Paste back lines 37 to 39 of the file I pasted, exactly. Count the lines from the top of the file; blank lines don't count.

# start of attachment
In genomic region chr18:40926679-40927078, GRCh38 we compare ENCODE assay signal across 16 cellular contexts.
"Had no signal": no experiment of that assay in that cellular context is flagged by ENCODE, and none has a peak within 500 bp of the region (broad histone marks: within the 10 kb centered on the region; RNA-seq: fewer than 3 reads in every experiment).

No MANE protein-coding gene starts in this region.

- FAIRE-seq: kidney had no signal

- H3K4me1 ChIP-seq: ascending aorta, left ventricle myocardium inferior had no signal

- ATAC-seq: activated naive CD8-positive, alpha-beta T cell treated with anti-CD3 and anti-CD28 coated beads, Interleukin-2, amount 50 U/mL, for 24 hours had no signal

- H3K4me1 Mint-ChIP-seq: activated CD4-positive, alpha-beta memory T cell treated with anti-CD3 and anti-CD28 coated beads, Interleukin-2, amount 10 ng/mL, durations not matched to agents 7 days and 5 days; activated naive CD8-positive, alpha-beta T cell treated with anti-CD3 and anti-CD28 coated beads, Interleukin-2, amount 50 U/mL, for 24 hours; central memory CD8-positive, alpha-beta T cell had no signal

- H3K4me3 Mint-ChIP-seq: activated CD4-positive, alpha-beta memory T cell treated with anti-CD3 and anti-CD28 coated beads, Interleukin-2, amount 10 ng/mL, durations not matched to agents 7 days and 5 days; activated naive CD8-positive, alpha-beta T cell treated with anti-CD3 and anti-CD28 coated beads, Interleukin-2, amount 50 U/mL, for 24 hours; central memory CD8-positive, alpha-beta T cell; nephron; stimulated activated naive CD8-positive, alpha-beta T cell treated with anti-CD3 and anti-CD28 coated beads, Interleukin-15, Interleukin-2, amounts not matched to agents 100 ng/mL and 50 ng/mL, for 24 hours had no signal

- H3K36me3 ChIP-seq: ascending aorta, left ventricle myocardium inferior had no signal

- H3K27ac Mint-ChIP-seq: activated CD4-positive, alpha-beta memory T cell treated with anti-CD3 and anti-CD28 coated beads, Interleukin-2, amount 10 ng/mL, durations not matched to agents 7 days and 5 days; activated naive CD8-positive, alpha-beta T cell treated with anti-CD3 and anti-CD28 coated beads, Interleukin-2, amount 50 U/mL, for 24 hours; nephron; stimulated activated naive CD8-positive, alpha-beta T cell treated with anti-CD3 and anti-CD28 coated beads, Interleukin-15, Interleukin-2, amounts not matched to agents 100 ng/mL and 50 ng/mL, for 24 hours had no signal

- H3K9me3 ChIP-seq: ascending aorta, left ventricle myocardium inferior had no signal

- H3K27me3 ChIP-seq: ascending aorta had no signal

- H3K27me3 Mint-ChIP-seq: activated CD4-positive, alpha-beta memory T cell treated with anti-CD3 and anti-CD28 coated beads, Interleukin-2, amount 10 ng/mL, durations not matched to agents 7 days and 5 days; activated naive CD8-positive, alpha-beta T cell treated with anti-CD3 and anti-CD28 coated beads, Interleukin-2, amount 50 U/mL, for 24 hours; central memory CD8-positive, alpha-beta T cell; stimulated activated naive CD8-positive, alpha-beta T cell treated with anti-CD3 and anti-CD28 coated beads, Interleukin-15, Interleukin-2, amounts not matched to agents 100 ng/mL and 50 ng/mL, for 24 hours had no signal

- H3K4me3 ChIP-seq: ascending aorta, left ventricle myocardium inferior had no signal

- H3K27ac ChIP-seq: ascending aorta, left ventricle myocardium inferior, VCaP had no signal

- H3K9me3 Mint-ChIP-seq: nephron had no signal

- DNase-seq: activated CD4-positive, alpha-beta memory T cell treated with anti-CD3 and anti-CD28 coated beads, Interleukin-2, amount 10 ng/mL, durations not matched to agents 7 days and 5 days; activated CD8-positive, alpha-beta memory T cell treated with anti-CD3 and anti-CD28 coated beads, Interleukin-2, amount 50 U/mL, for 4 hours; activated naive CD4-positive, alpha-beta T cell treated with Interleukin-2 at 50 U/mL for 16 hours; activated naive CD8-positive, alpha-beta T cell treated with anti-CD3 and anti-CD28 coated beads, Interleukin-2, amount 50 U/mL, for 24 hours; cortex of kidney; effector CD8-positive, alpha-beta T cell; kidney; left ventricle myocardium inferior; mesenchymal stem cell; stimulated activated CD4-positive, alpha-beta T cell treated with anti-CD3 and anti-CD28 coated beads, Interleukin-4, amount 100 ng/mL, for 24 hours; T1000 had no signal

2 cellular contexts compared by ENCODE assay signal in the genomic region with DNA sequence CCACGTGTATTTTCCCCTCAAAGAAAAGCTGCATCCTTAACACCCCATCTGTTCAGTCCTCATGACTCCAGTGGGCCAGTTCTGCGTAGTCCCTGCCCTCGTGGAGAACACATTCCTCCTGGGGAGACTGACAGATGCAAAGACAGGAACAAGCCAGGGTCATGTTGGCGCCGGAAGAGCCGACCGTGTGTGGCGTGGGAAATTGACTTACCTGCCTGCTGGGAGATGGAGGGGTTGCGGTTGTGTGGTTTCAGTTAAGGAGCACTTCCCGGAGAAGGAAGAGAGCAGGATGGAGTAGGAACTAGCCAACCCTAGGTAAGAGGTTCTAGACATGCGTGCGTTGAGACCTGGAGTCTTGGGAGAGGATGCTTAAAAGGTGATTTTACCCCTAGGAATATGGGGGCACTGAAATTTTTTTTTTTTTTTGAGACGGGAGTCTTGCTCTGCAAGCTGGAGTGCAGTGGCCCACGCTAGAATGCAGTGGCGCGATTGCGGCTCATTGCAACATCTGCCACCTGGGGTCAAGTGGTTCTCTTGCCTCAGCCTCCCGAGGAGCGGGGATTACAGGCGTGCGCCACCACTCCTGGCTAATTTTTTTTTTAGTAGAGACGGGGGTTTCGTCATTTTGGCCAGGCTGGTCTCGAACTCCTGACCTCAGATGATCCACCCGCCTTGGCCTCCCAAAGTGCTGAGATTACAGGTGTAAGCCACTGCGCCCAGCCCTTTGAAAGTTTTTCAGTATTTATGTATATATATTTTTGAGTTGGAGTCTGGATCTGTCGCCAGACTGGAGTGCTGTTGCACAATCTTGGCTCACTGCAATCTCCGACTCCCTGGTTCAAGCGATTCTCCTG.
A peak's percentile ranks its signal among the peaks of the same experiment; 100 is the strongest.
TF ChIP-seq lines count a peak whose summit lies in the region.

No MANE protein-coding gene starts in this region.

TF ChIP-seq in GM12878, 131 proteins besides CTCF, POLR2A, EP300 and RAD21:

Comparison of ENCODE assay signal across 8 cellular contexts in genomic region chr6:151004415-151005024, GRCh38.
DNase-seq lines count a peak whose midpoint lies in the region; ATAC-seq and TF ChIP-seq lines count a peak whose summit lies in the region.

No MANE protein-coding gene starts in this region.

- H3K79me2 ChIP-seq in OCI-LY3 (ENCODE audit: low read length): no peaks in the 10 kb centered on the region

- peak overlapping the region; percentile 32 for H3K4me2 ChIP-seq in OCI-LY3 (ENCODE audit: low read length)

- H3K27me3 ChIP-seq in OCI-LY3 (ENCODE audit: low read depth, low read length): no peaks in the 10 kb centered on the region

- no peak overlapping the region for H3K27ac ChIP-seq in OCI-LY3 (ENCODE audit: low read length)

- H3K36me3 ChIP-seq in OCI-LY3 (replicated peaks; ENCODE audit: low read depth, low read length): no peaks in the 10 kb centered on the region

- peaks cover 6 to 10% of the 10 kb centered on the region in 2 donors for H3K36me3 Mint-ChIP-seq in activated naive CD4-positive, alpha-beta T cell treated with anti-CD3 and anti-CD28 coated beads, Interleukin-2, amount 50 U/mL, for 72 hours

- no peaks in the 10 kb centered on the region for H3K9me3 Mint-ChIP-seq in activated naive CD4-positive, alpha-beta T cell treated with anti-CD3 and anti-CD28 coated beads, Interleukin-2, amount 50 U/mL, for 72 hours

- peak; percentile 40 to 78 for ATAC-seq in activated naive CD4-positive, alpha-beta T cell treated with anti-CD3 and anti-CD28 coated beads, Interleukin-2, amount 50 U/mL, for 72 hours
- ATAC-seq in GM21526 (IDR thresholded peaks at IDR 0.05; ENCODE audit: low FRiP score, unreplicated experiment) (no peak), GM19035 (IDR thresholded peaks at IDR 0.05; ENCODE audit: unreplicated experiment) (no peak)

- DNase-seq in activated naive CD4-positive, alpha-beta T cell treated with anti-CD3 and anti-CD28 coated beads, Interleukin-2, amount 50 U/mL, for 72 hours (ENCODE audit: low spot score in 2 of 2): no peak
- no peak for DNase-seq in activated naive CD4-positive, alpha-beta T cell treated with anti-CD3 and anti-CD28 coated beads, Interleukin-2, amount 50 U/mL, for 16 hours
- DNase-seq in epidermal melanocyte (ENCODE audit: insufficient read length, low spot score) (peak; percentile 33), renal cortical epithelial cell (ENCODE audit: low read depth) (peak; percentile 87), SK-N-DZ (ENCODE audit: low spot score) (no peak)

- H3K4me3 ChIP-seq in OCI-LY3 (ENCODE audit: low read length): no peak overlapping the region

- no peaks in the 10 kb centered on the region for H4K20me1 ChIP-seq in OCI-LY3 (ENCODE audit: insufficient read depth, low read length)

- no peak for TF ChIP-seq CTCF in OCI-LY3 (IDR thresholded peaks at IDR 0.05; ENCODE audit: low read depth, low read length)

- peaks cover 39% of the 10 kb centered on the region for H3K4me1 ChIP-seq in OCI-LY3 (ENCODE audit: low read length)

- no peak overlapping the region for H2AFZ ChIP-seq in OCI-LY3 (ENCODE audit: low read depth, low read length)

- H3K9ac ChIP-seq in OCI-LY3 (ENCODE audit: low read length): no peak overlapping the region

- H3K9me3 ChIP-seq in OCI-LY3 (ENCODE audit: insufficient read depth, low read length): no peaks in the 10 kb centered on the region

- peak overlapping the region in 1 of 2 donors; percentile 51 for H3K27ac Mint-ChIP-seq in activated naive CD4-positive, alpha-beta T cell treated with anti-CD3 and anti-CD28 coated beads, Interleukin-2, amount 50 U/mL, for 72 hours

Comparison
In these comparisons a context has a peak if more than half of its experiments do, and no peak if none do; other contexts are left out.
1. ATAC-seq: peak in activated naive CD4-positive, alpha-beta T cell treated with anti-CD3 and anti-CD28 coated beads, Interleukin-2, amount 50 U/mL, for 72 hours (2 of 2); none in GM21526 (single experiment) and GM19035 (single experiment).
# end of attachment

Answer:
- DNase-seq in epidermal melanocyte (ENCODE audit: insufficient read length, low spot score) (peak; percentile 33), renal cortical epithelial cell (ENCODE audit: low read depth) (peak; percentile 87), SK-N-DZ (ENCODE audit: low spot score) (no peak)

- H3K4me3 ChIP-seq in OCI-LY3 (ENCODE audit: low read length): no peak overlapping the region

- no peaks in the 10 kb centered on the region for H4K20me1 ChIP-seq in OCI-LY3 (ENCODE audit: insufficient read depth, low read length)